A new environmentalist for the next generation is a doll. 

Sharon Dennis Wyeth, 73, and Evette, the American Girl doll whose story she wrote, posing in front of the Anacostia River, which is part of the doll’s backstory and Wyeth’s childhood in D.C.
Sharon Dennis Wyeth, 73, and Evette, the American Girl doll whose story she wrote, posing in front of the Anacostia River, which is part of the doll’s backstory and Wyeth’s childhood in D.C. (Sims Wyeth)

She’s a D.C.-based American Girl doll. And she’s making history.

Even I — a mother of boys uninterested in dolls, who went “whew” every time one of her mom friends booked a pricey party at the American Girl Cafe or scrambled to get one of the exclusive editions — am excited about this doll.

This doll is not a lobbyist, a senator or a suffragist — roles to be expected in the popular toy line that teaches women’s history and accomplishments with elaborate backstories and books to make the (expensive) doll thing more palatable.

First of all, Evette is biracial, one of the first in the American Girl universe (they had a special, one-year-only Irish-Japanese doll in 2006) and one of few biracial dolls on the market.

Katrina Lashley, program coordinator for the Smithsonian Anacostia Community Museum, helped write a book about one of the newest American Girl dolls. The doll is biracial, lives in D.C. and is an environmentalist working to save the Anacostia River. (Sarah L. Voisin/The Washington Post)
On May 19, 2017, debris floats along the D.C. yards park docks as local officials announce two new skimmer boats designed to help clean the Anacostia and Potomac rivers by skimming floating trash and debris off the surface. (Pete Marovich/For The Washington Post)

And her persona and story were created by two real-life Washington women who have deep emotional and personal ties to the Washington that the rest of the world rarely hears about.

It’s a delightful story.

And it really began back in 1949, when Washington’s African Americans were booed and harassed out of the city’s newly desegregated swimming pools. And many folks just went back to swimming in the river.

When she didn’t feel welcome at the city’s lunch counters, she remembered her family retreating to the Anacostia’s shores to relax and recreate. Her grandfather fished. They took family photos. She saw the river most days when she was at Anacostia High School.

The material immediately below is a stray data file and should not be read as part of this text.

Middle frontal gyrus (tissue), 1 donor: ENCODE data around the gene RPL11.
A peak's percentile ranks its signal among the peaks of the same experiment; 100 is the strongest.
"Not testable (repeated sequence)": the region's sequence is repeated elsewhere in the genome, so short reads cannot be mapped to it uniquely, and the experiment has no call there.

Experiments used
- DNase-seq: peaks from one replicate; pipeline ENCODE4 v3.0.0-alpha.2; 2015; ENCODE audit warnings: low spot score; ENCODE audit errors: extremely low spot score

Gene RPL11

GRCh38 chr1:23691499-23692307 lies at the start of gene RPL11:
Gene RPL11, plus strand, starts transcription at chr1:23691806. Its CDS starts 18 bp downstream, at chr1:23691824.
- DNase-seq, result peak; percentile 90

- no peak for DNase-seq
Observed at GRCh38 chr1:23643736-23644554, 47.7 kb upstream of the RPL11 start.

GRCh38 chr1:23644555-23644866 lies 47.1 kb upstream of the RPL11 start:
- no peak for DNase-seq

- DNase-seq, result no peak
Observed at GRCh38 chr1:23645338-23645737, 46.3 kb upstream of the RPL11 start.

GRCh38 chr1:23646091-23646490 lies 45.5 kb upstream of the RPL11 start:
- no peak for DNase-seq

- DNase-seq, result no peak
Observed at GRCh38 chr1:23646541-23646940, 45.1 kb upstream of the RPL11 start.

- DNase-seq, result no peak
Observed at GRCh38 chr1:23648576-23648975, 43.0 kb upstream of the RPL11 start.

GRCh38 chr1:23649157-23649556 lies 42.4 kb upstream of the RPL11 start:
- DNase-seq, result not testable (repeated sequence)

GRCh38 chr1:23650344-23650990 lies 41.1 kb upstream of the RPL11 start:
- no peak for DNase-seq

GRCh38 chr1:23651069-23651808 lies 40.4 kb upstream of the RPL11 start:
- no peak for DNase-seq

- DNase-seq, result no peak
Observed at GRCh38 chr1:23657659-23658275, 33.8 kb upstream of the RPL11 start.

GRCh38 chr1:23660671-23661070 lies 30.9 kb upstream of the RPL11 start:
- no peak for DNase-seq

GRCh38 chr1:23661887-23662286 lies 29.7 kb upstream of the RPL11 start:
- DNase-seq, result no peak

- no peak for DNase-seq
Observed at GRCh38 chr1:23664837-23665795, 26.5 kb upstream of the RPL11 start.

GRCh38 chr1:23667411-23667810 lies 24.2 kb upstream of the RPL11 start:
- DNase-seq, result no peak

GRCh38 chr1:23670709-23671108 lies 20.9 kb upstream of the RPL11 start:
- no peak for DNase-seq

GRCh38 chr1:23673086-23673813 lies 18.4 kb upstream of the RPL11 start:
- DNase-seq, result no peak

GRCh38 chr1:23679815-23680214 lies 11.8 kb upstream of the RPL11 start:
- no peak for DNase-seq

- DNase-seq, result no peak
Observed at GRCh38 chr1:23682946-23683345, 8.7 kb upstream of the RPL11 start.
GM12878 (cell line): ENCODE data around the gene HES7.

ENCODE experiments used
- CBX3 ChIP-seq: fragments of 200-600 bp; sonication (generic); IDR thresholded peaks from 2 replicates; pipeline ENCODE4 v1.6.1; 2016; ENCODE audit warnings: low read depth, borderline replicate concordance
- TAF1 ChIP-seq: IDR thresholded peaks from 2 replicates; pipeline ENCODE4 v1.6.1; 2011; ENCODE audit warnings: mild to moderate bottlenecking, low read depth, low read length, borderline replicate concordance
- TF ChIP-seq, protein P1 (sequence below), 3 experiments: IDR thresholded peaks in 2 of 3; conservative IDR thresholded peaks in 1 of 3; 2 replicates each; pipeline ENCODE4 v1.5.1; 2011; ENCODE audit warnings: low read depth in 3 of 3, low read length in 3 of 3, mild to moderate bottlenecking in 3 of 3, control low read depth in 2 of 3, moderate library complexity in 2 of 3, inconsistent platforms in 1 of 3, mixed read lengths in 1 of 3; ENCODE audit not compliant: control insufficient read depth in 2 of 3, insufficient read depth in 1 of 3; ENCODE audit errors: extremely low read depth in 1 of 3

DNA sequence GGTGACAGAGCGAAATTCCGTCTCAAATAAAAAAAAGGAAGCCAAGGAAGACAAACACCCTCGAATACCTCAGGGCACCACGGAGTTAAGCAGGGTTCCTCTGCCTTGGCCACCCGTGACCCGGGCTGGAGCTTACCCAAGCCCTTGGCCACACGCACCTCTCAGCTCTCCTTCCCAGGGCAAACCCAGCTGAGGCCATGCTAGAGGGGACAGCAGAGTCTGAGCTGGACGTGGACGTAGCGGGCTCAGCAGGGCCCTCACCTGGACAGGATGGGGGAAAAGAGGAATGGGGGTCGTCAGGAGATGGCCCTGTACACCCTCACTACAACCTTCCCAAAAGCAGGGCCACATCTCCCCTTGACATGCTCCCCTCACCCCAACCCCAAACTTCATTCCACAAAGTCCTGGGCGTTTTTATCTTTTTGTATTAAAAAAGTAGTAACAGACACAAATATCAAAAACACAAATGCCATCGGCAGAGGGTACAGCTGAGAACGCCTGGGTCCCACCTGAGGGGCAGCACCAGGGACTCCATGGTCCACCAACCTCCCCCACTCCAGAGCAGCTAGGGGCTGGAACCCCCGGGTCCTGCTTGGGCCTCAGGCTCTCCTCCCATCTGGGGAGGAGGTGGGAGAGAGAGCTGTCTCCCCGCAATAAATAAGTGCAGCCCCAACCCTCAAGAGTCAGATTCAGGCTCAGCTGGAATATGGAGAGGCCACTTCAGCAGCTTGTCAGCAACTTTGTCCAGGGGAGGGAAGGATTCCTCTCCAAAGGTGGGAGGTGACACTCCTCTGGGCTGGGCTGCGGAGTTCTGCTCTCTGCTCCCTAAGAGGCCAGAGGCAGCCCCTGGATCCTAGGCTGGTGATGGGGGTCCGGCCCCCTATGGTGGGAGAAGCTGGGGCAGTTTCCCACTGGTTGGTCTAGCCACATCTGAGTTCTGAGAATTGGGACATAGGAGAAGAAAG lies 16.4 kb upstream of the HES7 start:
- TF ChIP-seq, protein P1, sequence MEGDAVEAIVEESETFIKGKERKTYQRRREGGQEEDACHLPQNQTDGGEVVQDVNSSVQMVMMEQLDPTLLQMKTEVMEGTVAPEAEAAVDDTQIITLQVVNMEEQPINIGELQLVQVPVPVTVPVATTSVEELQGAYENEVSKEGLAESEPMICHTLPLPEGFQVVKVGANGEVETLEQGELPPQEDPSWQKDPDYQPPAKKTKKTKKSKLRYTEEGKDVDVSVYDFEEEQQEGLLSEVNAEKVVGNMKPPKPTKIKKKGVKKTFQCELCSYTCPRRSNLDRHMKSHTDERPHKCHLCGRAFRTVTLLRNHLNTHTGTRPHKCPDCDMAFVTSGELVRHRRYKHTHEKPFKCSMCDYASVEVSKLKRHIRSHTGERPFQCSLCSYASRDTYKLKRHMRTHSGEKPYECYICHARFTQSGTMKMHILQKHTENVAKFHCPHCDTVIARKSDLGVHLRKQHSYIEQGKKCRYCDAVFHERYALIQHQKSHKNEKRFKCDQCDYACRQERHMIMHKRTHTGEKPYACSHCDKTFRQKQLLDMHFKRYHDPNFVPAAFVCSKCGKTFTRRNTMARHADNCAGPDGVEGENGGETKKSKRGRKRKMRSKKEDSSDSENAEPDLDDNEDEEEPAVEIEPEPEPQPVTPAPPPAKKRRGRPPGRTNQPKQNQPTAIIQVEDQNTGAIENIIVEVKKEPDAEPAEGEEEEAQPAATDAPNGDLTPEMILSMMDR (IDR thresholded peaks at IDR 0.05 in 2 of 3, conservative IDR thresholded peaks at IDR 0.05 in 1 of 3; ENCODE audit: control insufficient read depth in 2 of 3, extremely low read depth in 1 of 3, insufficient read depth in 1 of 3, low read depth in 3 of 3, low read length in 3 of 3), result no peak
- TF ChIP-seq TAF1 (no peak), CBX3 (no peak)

And after she graduated in 1966 and went on to Harvard University and a career as a prolific author of children’s books, she left the river behind in her childhood memories.

She lives in New Jersey now and got an interesting assignment: American Girl wanted her to write one of the stories for a line of three new dolls, all based in D.C.

“I have never written about an environmental theme, but as I was narrowing the theme down, I instantly thought of the Anacostia River. It was such a positive part of my childhood,” she said.

But then she caught up with the long struggle over pollution and conservation of her beloved river.

“I never thought of the river as needing anything at all,” Wyeth said. “The river was like a grown-up — always there. It took care of you.”

And the story flowed. The girl, Evette Peeters, would be a symbol of our changing city, the daughter of a White man and a Black woman. The family’s cultural conflicts are part of the book, “The River and Me.” And, as she works to unify her divided family, Evette becomes part of the generation that will help care for the river.

Wyeth used her own childhood in D.C., the stories of her parents and grandparents to unfold the history of the river and what it meant to Black Washington. But she needed an expert on the river.

That’s how she met Katrina Lashley, who is pretty close to being a real-life Evette. Lashley, 43, works at the Smithsonian’s Anacostia Community Museum and helped create the fascinating Urban Waterways exhibit on the relationship between city people and their rivers.

She grew up in Barbados — where she had two American Girl dolls, Molly and Samantha — and took for granted her access and relationship to water.

When she came to D.C. as a graduate student, she was surprised at how the relationship between the city and its river had diminished. For her, access to a clean and healthy waterway is a human right.

“It’s about quality of life and our right to live a life of dignity and health,” Lashley said.

Every person — no matter their race, class, ability or ethnicity — should be able to easily get to the shore of a river, pond, lake or ocean and exhale, she said. And as she looked at concrete cities, closed parks and increasingly indoor lives, she saw that access was shrinking in America.

So it made perfect sense to work with Wyeth to give American girls the idea that her childhood — where she could go to a clean waterfront every day — is normal. And they deserve that, too.

2021-11-02T21:38:33+00:00November 2nd, 2021|

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